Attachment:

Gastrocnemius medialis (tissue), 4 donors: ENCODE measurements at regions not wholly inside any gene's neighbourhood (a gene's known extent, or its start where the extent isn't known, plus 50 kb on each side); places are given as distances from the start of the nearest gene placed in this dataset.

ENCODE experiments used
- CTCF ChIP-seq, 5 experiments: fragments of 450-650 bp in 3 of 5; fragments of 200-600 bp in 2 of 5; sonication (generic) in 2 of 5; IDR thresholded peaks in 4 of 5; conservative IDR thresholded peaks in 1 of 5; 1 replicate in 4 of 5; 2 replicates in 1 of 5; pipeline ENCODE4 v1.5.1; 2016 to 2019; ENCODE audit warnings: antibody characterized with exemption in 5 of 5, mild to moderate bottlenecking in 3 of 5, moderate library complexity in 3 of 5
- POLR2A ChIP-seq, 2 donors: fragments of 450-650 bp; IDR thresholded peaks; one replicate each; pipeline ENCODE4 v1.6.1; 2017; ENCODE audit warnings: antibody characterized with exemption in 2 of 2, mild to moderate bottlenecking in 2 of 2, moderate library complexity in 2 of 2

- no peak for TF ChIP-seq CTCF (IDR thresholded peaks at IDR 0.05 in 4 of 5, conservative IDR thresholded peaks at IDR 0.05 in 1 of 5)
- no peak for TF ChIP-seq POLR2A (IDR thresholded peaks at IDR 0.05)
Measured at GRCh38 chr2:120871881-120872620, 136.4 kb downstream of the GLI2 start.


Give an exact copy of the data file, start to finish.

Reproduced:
Gastrocnemius medialis (tissue), 4 donors: ENCODE measurements at regions not wholly inside any gene's neighbourhood (a gene's known extent, or its start where the extent isn't known, plus 50 kb on each side); places are given as distances from the start of the nearest gene placed in this dataset.

ENCODE experiments used
- CTCF ChIP-seq, 5 experiments: fragments of 450-650 bp in 3 of 5; fragments of 200-600 bp in 2 of 5; sonication (generic) in 2 of 5; IDR thresholded peaks in 4 of 5; conservative IDR thresholded peaks in 1 of 5; 1 replicate in 4 of 5; 2 replicates in 1 of 5; pipeline ENCODE4 v1.5.1; 2016 to 2019; ENCODE audit warnings: antibody characterized with exemption in 5 of 5, mild to moderate bottlenecking in 3 of 5, moderate library complexity in 3 of 5
- POLR2A ChIP-seq, 2 donors: fragments of 450-650 bp; IDR thresholded peaks; one replicate each; pipeline ENCODE4 v1.6.1; 2017; ENCODE audit warnings: antibody characterized with exemption in 2 of 2, mild to moderate bottlenecking in 2 of 2, moderate library complexity in 2 of 2

- no peak for TF ChIP-seq CTCF (IDR thresholded peaks at IDR 0.05 in 4 of 5, conservative IDR thresholded peaks at IDR 0.05 in 1 of 5)
- no peak for TF ChIP-seq POLR2A (IDR thresholded peaks at IDR 0.05)
Measured at GRCh38 chr2:120871881-120872620, 136.4 kb downstream of the GLI2 start.